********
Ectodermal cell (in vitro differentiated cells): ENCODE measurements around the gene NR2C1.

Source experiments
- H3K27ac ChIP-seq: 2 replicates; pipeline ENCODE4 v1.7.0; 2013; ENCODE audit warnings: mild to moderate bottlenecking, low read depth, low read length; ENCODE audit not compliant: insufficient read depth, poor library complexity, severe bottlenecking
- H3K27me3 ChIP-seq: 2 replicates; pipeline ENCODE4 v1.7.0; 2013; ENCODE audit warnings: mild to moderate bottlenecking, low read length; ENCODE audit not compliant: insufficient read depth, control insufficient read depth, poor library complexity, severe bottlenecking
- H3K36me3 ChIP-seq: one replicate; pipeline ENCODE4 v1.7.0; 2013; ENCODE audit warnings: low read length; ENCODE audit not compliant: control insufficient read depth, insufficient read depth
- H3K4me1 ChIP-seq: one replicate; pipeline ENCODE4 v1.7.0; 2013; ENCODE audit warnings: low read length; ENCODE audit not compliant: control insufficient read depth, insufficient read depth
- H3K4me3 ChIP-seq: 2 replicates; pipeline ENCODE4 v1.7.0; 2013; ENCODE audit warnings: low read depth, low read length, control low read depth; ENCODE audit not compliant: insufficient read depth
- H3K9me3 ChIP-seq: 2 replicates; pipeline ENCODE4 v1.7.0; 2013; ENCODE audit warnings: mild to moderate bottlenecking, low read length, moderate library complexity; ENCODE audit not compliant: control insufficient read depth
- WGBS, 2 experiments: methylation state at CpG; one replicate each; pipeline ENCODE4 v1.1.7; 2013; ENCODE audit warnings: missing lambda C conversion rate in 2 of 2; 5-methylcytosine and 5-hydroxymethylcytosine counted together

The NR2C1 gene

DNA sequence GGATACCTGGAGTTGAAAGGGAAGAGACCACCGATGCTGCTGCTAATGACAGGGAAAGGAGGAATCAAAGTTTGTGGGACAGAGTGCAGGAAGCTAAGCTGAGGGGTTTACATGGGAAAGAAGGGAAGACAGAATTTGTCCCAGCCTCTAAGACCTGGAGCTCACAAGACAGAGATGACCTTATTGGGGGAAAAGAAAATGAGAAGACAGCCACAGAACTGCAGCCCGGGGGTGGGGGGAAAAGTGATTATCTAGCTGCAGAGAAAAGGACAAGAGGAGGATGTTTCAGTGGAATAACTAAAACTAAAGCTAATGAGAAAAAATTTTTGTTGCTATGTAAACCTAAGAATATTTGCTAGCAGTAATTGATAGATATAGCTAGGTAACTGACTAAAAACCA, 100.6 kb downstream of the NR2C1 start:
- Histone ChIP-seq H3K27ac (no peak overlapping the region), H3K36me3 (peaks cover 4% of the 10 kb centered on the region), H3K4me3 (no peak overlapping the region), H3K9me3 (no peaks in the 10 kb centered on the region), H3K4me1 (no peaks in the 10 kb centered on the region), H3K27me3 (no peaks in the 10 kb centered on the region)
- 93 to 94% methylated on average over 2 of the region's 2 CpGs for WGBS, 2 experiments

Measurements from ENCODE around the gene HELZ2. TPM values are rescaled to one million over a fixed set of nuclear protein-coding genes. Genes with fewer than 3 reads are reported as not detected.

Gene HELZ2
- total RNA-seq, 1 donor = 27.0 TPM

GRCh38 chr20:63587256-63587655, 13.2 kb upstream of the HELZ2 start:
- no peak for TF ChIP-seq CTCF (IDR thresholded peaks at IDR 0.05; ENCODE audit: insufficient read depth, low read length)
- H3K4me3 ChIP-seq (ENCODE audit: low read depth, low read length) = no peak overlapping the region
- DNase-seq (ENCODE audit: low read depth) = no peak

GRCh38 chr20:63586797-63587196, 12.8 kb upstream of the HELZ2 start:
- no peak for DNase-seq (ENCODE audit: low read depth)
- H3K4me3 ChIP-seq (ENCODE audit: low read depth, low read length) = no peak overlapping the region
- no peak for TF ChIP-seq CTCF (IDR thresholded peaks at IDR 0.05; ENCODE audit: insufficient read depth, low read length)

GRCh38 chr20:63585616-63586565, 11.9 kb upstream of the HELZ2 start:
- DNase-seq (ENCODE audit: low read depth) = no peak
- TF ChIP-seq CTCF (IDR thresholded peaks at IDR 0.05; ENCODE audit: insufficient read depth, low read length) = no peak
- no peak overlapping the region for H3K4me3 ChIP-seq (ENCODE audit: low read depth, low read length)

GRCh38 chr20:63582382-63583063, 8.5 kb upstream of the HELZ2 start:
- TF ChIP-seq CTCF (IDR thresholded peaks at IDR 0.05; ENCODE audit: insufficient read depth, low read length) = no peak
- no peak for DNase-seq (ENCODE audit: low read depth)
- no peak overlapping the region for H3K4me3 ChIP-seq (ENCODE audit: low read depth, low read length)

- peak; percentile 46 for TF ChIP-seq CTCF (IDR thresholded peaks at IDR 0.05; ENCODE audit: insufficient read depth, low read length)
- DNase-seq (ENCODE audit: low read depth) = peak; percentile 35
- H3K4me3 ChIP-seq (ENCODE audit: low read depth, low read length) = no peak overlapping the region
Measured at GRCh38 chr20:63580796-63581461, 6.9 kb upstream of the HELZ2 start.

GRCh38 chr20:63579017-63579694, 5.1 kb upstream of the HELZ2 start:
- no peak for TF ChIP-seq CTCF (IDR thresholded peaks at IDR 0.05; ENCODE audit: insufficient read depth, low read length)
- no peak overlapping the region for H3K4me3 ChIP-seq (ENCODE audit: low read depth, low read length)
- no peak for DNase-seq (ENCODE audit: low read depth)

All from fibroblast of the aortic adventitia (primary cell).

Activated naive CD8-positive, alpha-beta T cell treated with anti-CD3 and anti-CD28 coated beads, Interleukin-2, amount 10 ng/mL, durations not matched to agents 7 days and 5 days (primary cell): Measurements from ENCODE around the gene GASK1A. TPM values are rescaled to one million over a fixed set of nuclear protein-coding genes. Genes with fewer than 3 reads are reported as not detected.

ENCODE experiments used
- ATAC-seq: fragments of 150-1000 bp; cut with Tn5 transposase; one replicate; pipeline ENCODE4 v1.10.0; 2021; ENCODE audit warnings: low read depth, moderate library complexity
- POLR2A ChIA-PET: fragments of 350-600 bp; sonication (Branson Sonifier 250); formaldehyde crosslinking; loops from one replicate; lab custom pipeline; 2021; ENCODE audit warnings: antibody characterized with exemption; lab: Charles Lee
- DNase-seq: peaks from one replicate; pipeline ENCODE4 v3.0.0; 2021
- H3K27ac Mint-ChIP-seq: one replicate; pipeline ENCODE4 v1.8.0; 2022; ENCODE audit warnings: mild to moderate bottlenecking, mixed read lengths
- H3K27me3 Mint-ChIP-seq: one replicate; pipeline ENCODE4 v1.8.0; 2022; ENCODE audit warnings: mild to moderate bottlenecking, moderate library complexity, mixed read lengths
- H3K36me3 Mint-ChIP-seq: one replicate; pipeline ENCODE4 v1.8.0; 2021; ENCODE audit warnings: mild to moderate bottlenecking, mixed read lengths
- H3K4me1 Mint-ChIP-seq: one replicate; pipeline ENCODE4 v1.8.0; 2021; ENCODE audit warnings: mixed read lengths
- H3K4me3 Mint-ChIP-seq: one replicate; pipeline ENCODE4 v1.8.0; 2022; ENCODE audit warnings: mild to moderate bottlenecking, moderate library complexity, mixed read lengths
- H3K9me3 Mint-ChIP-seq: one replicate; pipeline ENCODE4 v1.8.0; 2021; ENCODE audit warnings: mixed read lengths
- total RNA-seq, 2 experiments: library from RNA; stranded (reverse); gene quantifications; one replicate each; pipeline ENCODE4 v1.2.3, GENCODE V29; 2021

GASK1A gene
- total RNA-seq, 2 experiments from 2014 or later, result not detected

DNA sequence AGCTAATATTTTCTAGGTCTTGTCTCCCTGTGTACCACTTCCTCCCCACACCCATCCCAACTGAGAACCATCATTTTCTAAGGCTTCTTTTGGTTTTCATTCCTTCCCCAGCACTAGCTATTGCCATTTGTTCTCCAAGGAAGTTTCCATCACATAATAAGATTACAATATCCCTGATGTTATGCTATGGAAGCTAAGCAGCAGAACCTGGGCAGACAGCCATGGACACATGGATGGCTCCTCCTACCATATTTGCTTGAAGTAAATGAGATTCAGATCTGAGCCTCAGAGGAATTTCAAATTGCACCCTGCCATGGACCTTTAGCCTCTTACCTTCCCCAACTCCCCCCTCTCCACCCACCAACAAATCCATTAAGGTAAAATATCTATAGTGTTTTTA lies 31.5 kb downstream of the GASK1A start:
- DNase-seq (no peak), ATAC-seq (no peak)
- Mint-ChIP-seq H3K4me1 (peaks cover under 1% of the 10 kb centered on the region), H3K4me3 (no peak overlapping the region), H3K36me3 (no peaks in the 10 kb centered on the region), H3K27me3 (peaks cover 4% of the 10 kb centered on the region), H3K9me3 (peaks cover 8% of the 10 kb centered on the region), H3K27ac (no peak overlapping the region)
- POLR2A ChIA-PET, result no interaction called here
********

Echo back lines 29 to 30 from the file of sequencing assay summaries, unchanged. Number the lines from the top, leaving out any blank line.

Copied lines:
GRCh38 chr20:63582382-63583063, 8.5 kb upstream of the HELZ2 start:
- TF ChIP-seq CTCF (IDR thresholded peaks at IDR 0.05; ENCODE audit: insufficient read depth, low read length) = no peak